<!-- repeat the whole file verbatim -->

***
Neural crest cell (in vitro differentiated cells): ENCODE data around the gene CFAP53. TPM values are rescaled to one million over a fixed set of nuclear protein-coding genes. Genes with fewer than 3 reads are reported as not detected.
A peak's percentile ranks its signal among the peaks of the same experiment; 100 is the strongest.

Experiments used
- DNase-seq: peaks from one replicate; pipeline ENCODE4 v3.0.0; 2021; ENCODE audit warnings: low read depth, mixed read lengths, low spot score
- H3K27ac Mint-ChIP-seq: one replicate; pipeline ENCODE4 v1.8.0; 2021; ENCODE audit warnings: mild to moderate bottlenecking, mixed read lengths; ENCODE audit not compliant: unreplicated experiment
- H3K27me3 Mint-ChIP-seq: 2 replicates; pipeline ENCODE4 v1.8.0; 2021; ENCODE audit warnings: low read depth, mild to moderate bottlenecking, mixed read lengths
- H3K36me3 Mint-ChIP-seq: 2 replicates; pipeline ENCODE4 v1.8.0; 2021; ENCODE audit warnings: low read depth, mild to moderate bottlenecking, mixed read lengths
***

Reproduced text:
Neural crest cell (in vitro differentiated cells): ENCODE data around the gene CFAP53. TPM values are rescaled to one million over a fixed set of nuclear protein-coding genes. Genes with fewer than 3 reads are reported as not detected.
A peak's percentile ranks its signal among the peaks of the same experiment; 100 is the strongest.

Experiments used
- DNase-seq: peaks from one replicate; pipeline ENCODE4 v3.0.0; 2021; ENCODE audit warnings: low read depth, mixed read lengths, low spot score
- H3K27ac Mint-ChIP-seq: one replicate; pipeline ENCODE4 v1.8.0; 2021; ENCODE audit warnings: mild to moderate bottlenecking, mixed read lengths; ENCODE audit not compliant: unreplicated experiment
- H3K27me3 Mint-ChIP-seq: 2 replicates; pipeline ENCODE4 v1.8.0; 2021; ENCODE audit warnings: low read depth, mild to moderate bottlenecking, mixed read lengths
- H3K36me3 Mint-ChIP-seq: 2 replicates; pipeline ENCODE4 v1.8.0; 2021; ENCODE audit warnings: low read depth, mild to moderate bottlenecking, mixed read lengths